Politics blog

Renaming OB2 as 'Human Services Building' gets first OK

OlympianMay 22, 2014 

The west side of Office Building 2, also known as OB2, with the dome of the Natural Resources Building in the distance.

BRAD SHANNON — The Olympian

A proposed new name for Office Building 2, which houses state government's largest agency, passed the first cut Thursday. The name "Human Services Building" won unanimous endorsement from a panel of architects and elected officials that reviews names and building project designs for the state Capitol Campus  names and building project designs.

There were no dissenters to proposal from Department of Social and Health Services Secretary Kevin Quigley to call it the "Human Services Building." He has said he wanted a name to reflect the agency’s work to provide services to 2.2 million people in the areas of healthcare, housing, welfare and protection from harm, as our story this week explained. 

Approval by the Capitol Campus Design Advisory Committee was the first step to renaming the building, which was constructed in 1975 but never got properly named. DSHS staffers Vann Smiley and Jeff Willis indicated OB2 was the only building in its vicinity without a name.

Office Building 2 was a placeholder name for the planned structure in a campus plan dated 1970, according to the Department of Enterprise Services, the state landlord agency. The name OB2 stuck – whereas OB1 came to be known as the Transportation Building and OB3 was renamed Natural Resources Building when it opened in the early 1990s.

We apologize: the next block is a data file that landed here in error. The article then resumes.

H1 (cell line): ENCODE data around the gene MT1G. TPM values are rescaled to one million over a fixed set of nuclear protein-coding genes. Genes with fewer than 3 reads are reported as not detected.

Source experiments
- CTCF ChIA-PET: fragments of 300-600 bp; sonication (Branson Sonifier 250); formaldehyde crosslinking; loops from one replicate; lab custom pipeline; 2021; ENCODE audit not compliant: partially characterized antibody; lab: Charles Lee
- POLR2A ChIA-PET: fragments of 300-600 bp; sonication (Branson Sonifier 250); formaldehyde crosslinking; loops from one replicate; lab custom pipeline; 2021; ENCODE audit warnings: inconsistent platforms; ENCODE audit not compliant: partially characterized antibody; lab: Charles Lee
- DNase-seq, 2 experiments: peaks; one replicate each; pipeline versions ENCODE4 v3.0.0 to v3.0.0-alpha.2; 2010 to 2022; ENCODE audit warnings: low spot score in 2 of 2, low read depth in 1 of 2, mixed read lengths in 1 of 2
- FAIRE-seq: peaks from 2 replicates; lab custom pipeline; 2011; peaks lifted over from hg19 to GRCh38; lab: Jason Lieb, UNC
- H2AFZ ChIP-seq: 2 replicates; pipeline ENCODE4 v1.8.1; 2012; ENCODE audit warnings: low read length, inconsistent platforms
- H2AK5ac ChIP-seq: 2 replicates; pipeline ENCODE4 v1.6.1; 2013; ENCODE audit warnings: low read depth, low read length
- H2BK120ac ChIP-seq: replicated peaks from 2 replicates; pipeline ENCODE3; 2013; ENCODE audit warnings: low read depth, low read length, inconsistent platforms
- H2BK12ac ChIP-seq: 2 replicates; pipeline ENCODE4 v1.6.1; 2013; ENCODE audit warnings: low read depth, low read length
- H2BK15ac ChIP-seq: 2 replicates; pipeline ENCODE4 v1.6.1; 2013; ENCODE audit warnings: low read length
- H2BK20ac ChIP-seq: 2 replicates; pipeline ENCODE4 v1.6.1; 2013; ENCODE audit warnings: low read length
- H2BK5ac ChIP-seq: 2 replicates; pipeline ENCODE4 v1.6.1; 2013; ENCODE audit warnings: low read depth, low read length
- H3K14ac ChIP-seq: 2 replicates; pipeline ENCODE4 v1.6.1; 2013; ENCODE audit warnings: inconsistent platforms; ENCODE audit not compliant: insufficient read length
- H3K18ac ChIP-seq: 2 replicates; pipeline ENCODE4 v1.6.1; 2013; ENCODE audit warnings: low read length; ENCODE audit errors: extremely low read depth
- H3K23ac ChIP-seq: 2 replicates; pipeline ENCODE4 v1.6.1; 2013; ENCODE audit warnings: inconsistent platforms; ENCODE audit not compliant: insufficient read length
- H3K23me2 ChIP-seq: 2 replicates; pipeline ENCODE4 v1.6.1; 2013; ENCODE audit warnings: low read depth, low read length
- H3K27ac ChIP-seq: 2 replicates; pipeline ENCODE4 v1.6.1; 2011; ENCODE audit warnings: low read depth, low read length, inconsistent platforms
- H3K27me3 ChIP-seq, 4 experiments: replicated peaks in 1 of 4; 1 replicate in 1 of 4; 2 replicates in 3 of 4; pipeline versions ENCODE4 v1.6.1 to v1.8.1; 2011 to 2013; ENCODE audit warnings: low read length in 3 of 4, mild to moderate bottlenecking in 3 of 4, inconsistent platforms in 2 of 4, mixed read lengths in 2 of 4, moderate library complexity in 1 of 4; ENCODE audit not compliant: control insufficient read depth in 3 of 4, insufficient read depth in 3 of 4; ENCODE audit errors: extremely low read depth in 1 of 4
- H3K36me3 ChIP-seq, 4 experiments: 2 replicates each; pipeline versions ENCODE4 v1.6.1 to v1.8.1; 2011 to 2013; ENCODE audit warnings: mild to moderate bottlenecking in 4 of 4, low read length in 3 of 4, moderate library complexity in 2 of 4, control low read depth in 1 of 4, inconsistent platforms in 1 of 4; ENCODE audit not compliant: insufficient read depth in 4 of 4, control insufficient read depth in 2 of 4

State Sen. Karen Fraser, a Democrat from Thurston County, backed the renaming, calling it “a great idea.’’ Rep. Sam Hunt, D-Olympia, seconded the unanimous motion.

Secretary of State Kim Wyman, also a CCDAC member, said she hadn't realize DSHS was housed at OB2 until she took a tour.

The renaming idea now goes to the State Capitol Committee, which is chaired by Lt. Gov. Brad Owen and has three other statewide elected officials with votes, including the governor’s designee, Secretary of State Kim Wyman and Lands Commissioner Peter Goldmark.

The Legislature would get the final say, presumably in 2015.

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